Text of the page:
Return on Investment

Note: If God expects a return on His investment in us, as Professor Pakaluk argues today, that return has to show in concrete action. In actual promotion of the things that far exceed our other daily concerns. Here at The Catholic Thing we’re quite aware of how modest a contribution we make at a time of great need. But we do as much as we can. Will you? The end of this funding period draws close. We need one final effort by the people on whom we depend – namely you. Help us to reach the return on investment God has made in us. Donate today. – Robert Royal

I think as Christians we can admit that if Christ is an investor in us, and He looks for a return on His investment, then, because He is God and we are His creatures, this investment and His claims would swamp infinitely any other investment concerns we might have.

Here is an analogy.  Suppose you are an investment manager; you want to start an investment fund; and a billionaire friend helps you out with $100 million to put under investment.  You also have another fund on the side where you place a few thousand dollars of your own money.   Clearly, your friend’s wealth should get almost your sole attention.  If his fund showed no growth during the year, you could hardly justify this poor result by saying that you were concentrating on your own money instead, which did show an increase.  Now, suppose that instead of a billionaire friend, it’s your Creator who has “capitalized” your fund.

I am aware that in describing such a divine “investment scheme,” I am speaking in a way that will be unfamiliar and may even seem bewildering to many readers.  And yet, I have simply described the situation of the Parable of the Talents in Matthew 25.

We think of the word “talent” as meaning an inborn gift, endowment, skill, or propensity.  There are “talent shows.” Academic programs sometimes cater to the “gifted and talented.”  I have a friend who is a polymath and “man of many talents.”  But this meaning arose relatively late, in the Middle Ages.  In the parable and in the meaning of Our Lord, a talent is a measure of weight of silver, a definite sum of money:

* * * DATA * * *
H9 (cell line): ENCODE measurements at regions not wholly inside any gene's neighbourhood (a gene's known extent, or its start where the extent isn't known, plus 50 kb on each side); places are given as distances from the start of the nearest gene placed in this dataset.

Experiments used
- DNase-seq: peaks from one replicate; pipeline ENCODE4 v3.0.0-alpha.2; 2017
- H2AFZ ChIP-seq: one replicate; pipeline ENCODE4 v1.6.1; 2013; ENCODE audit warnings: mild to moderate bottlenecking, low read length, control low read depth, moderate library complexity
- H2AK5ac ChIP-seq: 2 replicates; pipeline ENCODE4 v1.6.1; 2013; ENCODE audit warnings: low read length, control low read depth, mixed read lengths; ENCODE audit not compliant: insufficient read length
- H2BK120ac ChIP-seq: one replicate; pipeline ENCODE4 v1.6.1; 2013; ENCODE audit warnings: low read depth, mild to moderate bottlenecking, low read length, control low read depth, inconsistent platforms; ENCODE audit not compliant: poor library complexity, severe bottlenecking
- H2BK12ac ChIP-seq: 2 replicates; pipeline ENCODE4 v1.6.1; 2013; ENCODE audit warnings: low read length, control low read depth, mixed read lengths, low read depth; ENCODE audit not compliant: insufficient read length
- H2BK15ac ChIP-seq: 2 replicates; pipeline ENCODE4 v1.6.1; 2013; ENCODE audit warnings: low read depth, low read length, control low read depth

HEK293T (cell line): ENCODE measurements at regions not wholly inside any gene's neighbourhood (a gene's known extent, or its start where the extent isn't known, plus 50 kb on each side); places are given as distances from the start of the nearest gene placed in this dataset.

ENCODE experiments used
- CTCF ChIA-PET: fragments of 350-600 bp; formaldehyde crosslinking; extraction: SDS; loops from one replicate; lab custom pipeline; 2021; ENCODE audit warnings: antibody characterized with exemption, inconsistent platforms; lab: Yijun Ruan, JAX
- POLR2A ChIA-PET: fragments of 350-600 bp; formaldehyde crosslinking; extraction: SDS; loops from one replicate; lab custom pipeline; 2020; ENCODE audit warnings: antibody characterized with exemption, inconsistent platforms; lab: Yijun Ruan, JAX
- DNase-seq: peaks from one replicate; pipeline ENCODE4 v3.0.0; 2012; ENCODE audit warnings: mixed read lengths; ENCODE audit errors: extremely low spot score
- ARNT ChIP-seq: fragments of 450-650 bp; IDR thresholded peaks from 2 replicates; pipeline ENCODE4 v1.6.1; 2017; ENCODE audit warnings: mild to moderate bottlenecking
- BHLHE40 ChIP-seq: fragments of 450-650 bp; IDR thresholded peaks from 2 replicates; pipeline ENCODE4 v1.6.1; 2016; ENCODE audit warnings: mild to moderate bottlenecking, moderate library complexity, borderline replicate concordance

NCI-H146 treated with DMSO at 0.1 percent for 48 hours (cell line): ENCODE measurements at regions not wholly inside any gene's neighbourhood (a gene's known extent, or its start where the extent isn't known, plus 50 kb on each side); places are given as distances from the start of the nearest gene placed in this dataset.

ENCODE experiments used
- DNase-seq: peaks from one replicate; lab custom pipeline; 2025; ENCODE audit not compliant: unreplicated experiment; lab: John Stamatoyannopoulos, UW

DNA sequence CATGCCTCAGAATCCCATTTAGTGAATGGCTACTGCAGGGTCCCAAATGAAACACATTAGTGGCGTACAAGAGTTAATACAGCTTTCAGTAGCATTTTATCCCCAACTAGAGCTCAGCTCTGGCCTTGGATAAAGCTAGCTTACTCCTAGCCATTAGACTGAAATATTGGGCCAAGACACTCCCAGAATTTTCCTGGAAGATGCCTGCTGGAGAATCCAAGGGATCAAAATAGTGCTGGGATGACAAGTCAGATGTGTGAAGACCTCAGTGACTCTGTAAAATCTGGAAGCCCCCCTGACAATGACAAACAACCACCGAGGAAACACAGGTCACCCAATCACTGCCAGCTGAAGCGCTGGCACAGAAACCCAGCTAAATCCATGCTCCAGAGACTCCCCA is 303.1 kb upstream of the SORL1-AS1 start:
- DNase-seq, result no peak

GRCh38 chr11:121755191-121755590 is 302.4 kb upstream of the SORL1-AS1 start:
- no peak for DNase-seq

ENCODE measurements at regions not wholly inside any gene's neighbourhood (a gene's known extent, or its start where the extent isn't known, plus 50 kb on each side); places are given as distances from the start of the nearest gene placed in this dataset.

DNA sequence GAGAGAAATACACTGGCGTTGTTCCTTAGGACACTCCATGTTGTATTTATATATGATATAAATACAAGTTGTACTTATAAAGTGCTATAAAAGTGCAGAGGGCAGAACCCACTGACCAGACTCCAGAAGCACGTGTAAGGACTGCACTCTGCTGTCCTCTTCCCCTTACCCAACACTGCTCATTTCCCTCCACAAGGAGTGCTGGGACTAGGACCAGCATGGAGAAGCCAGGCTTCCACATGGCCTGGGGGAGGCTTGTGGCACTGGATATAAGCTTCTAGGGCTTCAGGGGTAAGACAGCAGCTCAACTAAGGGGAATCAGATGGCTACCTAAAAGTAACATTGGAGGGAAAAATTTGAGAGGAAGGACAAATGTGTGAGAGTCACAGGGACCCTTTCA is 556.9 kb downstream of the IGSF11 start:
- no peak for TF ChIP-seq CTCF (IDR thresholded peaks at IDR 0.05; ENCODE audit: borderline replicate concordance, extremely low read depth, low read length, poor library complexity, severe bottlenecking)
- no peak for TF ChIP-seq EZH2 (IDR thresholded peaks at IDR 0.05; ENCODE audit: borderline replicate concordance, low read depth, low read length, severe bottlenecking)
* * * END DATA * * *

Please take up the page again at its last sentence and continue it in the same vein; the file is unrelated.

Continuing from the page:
It will be as when a man going on a journey called his servants and entrusted to them his property; 15 to one he gave five talents, to another two, to another one, to each according to his ability. Then he went away. 16 He who had received the five talents went at once and traded with them; and he made five talents more. 17 So also, he who had the two talents made two talents more. 18 But he who had received the one talent went and dug in the ground and hid his master’s money. 19 Now after a long time the master of those servants came and settled accounts with them.

In the parable, the servants receive sums of money; they “trade with them;” and they are praised if they double that sum over time.  They are entrusted with the master’s money to invest and to grow.

So this parable really does describe a divine scheme of investment.  As such, it should be highly disturbing for us, I think, for three reasons.


The first is that most Christians, I believe, can assign no definite meaning to these “talents” in their lives, and, therefore, they are in no position to render an account.   What is a talent, and what counts as increasing those talents?  In contrast, the servants in the parable, the ones who were praised, understood from the start what their job was, and they diligently got straight to work.